Providing services in town and regional planning, traffic engineering, sustainable transportation planning, urban design and waste management.
Micro Plaza Design PrinciplesMelbourne, Australia
Institute of Transportation Engineers (ITE)
Micromobility Sandbox Challenge
Micro Plaza - Establishing an Idea in Today’s Post-pandemic Recovery
In our last article, we presented our design solution, the Micro Plaza – A Place for Gathering and Activation, which brought together our collective expertise in Town Planning, Traffic Engineering and Urban Design. In this article we illustrate how to implement the Micro Plaza in our streets.
The Micro Plaza offers a unique and creative approach to our streetscape: for both the retrofitting of existing roads, and for our future streets on the urban edges. Yet, every solution has its journey in the theoretical and practical sense. The ride to the Micro Plaza starts with providing for people.
From conception, our goal was to provide a solution that was a great public space, while providing for increased local travel capacity for active and future e-transit modes. Each street presents a variety of opportunities and challenges; a solution in one location may not be as suitable in another context. Therefore, our aim was to create a set of universal design principles to guide its implementation universally in any appropriate streetscape. These overarching design principles are:
- Accommodating micromobility
- Encouraging interaction and activation
- Reshaping the linear geometry
- Creating flexible modules
The Micro Plaza is a culmination of applying these design principles. To demonstrate the Micro Plaza solution in a Melbourne locale, our team chose a three-block corridor along Nicholson Street in Fitzroy North. This conceptual location was selected due to the variety presented in both existing land uses and transport outcomes.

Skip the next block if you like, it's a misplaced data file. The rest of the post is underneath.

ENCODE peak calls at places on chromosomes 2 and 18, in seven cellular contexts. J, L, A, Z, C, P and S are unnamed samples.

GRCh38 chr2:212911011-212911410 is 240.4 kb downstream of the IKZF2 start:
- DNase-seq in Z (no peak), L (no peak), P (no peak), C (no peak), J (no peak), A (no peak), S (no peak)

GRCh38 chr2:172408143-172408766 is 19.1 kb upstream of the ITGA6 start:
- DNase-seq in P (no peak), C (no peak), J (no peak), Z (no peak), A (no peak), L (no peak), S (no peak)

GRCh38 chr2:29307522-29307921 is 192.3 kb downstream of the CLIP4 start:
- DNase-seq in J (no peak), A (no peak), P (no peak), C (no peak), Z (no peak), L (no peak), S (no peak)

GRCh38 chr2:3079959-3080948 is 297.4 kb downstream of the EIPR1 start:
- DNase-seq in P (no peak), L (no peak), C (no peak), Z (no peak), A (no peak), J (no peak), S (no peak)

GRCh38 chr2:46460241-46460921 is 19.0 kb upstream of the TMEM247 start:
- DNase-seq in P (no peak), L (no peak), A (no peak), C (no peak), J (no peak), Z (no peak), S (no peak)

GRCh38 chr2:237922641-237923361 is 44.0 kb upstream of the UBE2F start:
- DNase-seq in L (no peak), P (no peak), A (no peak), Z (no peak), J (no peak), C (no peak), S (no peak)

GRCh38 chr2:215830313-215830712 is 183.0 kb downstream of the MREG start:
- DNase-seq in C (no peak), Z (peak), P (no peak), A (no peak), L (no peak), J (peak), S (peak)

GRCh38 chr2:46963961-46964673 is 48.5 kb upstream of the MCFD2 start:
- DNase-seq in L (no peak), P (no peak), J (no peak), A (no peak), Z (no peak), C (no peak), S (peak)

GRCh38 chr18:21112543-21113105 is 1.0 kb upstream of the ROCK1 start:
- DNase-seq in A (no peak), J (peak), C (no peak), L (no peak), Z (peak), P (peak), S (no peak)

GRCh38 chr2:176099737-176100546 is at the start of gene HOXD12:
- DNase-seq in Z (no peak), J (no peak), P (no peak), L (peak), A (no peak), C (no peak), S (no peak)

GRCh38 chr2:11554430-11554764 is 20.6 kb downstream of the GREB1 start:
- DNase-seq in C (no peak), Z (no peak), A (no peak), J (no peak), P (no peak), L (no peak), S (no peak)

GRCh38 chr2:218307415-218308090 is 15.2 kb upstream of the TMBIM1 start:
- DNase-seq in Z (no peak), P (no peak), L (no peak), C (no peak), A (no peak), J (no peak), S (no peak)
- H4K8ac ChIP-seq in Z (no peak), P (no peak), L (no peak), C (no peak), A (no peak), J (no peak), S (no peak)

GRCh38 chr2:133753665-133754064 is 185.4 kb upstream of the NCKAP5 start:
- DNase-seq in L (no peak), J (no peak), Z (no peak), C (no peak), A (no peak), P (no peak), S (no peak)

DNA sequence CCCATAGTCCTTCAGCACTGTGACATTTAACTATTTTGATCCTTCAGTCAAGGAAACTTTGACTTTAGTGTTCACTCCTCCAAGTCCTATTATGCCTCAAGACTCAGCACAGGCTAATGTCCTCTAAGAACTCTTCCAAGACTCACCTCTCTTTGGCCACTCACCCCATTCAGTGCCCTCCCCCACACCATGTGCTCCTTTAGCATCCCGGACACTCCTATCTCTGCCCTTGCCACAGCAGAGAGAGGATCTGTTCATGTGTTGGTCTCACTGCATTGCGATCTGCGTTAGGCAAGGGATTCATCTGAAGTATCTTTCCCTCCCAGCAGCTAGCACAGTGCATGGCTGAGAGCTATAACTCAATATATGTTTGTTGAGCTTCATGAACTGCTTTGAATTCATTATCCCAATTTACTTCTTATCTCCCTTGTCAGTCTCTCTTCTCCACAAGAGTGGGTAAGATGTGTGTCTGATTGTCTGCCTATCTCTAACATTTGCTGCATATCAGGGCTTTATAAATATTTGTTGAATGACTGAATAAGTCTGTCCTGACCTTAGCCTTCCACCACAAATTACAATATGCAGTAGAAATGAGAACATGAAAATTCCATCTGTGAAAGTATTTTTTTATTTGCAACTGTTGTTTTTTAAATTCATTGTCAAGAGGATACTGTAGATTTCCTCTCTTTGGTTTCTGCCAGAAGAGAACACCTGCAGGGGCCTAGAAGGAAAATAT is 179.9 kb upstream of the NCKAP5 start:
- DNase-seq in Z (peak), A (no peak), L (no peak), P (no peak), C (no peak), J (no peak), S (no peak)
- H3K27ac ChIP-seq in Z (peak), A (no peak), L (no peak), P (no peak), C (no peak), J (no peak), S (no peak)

Design Principle 1 – Accommodating Micromobility
Micromobility includes the modes we know well; pedestrians and cyclists, as well as emerging e-transit technologies. As people start and end their journeys as a pedestrian, regardless of the main mode of travel between A and B, our provision of space for users needs to be enabling. Using the speed of different users works to categorize the placement of various modes of transport and is an important element used to establish the hierarchy of separation.
By providing space for cyclists and e-transit modes, an order for how users travel along a corridor is created. Pedestrians are provided with space to commute, vehicles and public transit can maintain the centre of the corridor and intermediate speeds of e-transit/bicycles now have a safer way to pass through. Wide corridors such as Nicholson Street offer the opportunity for all modes to operate harmoniously while offering provision for the individual needs of each user group.
Design Principle 2 – Encouraging Interaction and Activation
Activation of space is a crucial goal in a successful public realm design. Creating a sense of place and encouraging pedestrian interaction along the street edge is essential to the success of a Micro Plaza. The strategic placement of activation points along a street, in this case, Nicholson Street, encourages the spread of activation beyond the point of intervention. Identifying these key opportunity points and broadening interaction at the street edge works to reclaim space for people and connect private properties with the public realm.
The Micro Plaza works both in isolation and as part of a larger network. The provision of space along a travel path offers the opportunity to engage with the space one is travelling through. The opportunities for activity with the commercial premises along Nicholson Street gives variability to the needs of the private and public space. Inclusion of seating space, parking for bicycles/e-transit or opportunities to expand outdoor dining, meshes the trip and the destination.